Is Domestic Violence Cause for US to Grant Asylum?
Lieberman, Amy, The Christian Science Monitor
Emerging federal policy allows asylum-seekers to request US sanctuary on grounds they are fleeing domestic violence. Humane, or an immigration floodgate?
Angie didn't know what would happen when she and her family turned themselves in to US border agents after their guide retreated to Mexico and they wandered for three days in the Texas wilderness. She just knew they couldn't go without food and water much longer.
Even after she and two of her sons arrived here, at the Berks Family Shelter Care Facility, the only US immigration detention center that holds families, it took Angie several weeks to realize she could apply for asylum, given her history of domestic violence - and months more to believe that she had a chance of winning it.
Traditionally, the United States grants asylum to people persecuted in their home countries because of their race, religion, nationality, or political beliefs. In the past year, however, women seeking asylum on grounds of domestic violence are starting to win their cases with greater regularity.
"We're seeing a real increase in grant rates for domestic- violence asylum cases. There are a number of judges who feel like they are able to grant these cases that they weren't able to grant before," says Lisa Frydman, senior attorney at the Center for Gender and Refugee Studies in Berkeley, Calif., which tracks gender-based asylum cases. Last year, the center helped a record 650 lawyers handling such cases.
Each year, about 70,000 foreigners - some held in immigration detention centers and some not - request asylum in America, and about 20,000 receive it. Only a few have gained sanctuary on domestic-violence grounds, but a policy shift signaled by the Obama administration is starting to change that. Supporters herald the move as an important assertion of human rights - and critics decry it as opening an irresponsibly wide immigration floodgate.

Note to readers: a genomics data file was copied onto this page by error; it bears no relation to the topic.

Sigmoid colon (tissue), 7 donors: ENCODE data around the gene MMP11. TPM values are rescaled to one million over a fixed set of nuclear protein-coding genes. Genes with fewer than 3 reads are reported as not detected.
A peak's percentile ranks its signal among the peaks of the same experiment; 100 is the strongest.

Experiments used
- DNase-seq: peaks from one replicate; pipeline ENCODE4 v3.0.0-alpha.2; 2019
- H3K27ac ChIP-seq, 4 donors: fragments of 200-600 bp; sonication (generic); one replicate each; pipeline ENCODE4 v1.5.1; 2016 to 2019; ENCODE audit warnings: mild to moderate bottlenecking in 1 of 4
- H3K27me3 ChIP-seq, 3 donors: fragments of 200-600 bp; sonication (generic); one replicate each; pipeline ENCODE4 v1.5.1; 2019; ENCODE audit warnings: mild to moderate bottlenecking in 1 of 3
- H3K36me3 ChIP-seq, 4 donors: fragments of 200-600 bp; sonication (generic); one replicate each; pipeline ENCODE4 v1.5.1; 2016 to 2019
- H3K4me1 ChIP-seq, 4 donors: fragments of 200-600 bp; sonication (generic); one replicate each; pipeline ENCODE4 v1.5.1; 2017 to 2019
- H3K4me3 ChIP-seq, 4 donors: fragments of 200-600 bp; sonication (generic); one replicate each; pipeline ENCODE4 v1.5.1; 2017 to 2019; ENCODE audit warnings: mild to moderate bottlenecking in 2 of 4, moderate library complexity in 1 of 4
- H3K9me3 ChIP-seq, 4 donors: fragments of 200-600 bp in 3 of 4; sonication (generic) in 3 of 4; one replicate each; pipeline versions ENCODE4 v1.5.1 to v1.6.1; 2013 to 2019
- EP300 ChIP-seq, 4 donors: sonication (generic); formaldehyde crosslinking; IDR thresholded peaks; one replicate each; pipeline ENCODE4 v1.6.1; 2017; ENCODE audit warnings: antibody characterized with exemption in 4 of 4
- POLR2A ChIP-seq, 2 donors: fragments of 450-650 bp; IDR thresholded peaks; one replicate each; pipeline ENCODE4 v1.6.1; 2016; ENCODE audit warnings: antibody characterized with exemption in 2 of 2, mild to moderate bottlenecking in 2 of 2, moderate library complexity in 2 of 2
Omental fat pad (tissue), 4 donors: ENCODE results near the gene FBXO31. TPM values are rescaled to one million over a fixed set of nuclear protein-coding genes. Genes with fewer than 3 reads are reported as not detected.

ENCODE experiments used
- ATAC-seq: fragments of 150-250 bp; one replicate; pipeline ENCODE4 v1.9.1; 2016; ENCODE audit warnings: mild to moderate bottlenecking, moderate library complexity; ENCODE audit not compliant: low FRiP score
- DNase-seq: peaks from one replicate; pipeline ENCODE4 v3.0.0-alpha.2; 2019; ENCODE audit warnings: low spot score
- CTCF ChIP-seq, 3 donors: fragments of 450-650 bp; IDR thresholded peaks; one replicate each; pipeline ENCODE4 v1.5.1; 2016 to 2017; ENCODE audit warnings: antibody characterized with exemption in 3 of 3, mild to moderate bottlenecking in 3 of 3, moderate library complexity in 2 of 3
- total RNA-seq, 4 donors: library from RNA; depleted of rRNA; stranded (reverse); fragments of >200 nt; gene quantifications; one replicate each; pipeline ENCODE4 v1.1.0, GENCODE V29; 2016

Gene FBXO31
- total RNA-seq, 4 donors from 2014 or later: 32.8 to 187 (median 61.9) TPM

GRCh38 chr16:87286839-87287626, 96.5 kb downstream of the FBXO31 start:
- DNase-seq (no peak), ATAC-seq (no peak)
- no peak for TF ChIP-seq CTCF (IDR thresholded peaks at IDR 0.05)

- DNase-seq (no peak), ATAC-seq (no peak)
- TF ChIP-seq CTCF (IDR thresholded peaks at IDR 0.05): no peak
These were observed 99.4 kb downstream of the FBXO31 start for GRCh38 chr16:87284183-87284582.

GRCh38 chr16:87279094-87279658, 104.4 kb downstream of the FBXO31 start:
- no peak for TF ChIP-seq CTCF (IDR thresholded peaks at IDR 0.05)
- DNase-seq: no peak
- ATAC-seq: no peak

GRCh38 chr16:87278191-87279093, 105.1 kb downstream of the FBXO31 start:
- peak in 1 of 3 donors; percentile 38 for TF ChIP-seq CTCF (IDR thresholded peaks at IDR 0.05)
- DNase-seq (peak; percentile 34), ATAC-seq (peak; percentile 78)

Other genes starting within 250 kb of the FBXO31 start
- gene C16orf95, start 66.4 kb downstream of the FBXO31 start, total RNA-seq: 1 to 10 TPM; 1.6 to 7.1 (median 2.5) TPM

The groundbreaking case: 'L.R.'
Two events have spurred such asylum applications. First, in April 2009 the Department of Homeland Security (DHS) issued a brief, in response to a federal case, that stipulated what domestic-violence victims must prove to gain asylum.
Second, the asylum applicant in that case, known as L.R., won asylum last August. While asylum seekers who can be classified as members of "a particular social group" have long prevailed, L.R. was the first to win asylum on the grounds of her membership in the groups of "Mexican women in domestic relationships they are unable to leave" and "Mexican women who are viewed as property by virtue of their positions within a domestic relationship."
"This makes the social group identifiable, and that makes a difference" in improving the chances that abused women can win asylum, says Michelle Brane, director of the detention and asylum program for the advocacy group Women's Refugee Commission.
Though the Center for Gender and Refugee Studies has seen an uptick in such cases, Ms. Frydman says the L.R. victory by no means effortlessly paves the way for countless other domestic-violence asylum cases.
That is a concern, however, of the Federation for American Immigration Reform (FAIR) and other immigration-control advocates. The Washington, D.C., public policy group opposes granting domestic- violence victims asylum through their membership in a particular social group, maintaining that the US courts should not interfere in interpersonal relationships that occur in foreign countries.
"There's no doubt that there are great problems for women in other societies, as well as in our society, but it largely befalls on the responsibility of the local authorities to try to eradicate violent practices against them," says Jack Martin, FAIR's special projects director, in a phone interview. "It's very difficult for a judge in the US to arrive at an accurate assessment of that kind of interpersonal situation in a different country. …